6. New horizons
In the next few years, science-industry cooperation and public-private partnerships will become critical for Portugal and Spain to efficiently absorb the new streams of European funding that will become available within the context of the Next Generation EU recovery plan. Considering the different policy experiences that both countries have attained in recent years, it would be of great interest to exchange knowledge and foster mutual learning. For example, Spain may learn from Portugal’s recent initiatives to develop joint labs with partners from academia and business and to create new doctoral schools in partnership with leading international institutions that contribute to enhancing the alignment of academic research with business needs. Conversely, after carefully evaluating Spain’s experience, Portugal might wish to consider the possibility of introducing new incentives to partly finance doctoral and postdoctoral researchers employed by firms, rather than just offering tax incentives.
The promotion of science-business links requires a variety of complementary policy instruments targeting both the academic and the business sides, offering incentives for both to collaborate. The policy mix should also cater for the variety of formal and informal channels through which science-industry knowledge exchange unfolds, avoiding the traditional bias towards patents, publications, and spin-offs. This bias may sometimes be driven more by the need to look good in rankings and evaluations based on quantitative indicators than by the desire to truly make knowledge transfer a priority in the missions and budgets of universities and research institutions. In particular, policies in Portugal and Spain should refocus more clearly towards people and networks of people, promoting intersectoral mobility and opportunities for dialogue and communication, as collaboration is ultimately driven by people rather than by institutions alone.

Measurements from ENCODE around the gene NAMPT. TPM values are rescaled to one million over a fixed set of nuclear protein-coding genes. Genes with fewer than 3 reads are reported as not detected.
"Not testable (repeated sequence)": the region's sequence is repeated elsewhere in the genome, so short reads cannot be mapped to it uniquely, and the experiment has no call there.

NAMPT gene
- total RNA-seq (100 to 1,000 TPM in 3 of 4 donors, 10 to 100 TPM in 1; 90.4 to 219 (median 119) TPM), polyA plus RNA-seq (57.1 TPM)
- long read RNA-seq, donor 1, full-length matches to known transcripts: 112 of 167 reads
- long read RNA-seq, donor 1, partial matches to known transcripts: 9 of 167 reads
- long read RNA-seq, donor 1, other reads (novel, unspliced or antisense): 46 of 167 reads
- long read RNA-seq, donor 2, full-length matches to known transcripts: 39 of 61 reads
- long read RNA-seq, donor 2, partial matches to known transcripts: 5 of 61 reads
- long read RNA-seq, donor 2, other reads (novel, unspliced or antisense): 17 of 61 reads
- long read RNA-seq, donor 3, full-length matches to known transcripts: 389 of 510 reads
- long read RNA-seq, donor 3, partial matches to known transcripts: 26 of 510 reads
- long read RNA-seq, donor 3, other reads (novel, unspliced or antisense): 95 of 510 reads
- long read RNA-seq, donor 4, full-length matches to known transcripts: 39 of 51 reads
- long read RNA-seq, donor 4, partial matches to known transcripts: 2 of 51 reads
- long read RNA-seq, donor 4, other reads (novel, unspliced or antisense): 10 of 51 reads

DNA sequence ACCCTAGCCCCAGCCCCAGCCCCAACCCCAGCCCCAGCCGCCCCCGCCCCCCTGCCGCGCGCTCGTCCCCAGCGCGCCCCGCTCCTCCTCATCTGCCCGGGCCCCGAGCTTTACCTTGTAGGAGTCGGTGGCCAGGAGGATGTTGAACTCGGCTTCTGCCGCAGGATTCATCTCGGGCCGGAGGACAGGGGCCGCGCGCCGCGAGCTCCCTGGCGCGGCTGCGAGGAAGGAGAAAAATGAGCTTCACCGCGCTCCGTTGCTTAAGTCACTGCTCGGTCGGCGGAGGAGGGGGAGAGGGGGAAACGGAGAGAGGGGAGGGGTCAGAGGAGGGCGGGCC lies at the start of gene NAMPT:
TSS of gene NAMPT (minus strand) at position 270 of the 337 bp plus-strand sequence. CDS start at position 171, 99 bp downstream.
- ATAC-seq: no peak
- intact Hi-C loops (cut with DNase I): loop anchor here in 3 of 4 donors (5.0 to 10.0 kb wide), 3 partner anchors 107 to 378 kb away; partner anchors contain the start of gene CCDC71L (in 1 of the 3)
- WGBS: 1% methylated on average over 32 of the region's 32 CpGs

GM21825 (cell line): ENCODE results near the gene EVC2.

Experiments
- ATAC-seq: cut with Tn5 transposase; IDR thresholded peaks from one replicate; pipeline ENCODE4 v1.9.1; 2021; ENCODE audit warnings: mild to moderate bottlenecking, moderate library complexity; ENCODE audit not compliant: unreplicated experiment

Another critical element is to simplify regulations, reducing barriers to public-private collaboration, intersectoral mobility of human capital and academic entrepreneurship so that solid science-business links can be built on trust and level playing fields over time. Unfortunately, these transformations cannot be achieved simply by changing the laws, by ensuring coordination across ministries and different policy levels, by reinforcing individual and institutional incentives to knowledge transfer, or even by “importing” international best practices. An overhaul of the industrial systems in Portugal and Spain will also be necessary. Policies actively addressing structural change should be promoted, bringing along new business practices and new companies that will make science-business interactions more effective. These changes require a combination of different public policies strengthening intermediary institutions, growth of technology-based firms and global technology partnerships, developing industrial and technical capabilities to embrace new market opportunities.
Manuel Mira Godinho, ISEG - Lisbon School of Economics and Management, University of Lisbon.
José Guimón, Faculty of Economics and Business Studies, Autonomous University of Madrid (UAM).
Catalina Martínez, Institute of Public Goods and Policies, Spanish National Research Council (IPP-CSIC).
Joana Mendonça, IN+ Centre for Innovation, Technology and Policy Research, IST, University of Lisbon.
CARTAXO, R., and M. GODINHO (2017): «How institutional nature and available resources determine the performance of technology transfer offices». Industry and Innovation, 24(7), 713-734.
GUIMÓN, J. (2019): «Policy initiatives to enhance the impact of public research. Promoting excellence, transfer and co-creation». OECD Science, Technology and Industry Policy Papers, 81.
MARTÍNEZ, C., and L. BARES (2018): «The link between technology transfer and international extension of university patents: Evidence from Spain». Science and Public Policy, 45(6), 827-842.
MENDONÇA, J., and M. HEITOR (2016): «The changing patterns of industrial production: How does it play for the Iberian Peninsula?». Technological Forecasting and Social Change, 113, 293-307.
OCDE (2019): Benchmarking Higher Education System Performance. OCDE Publishing.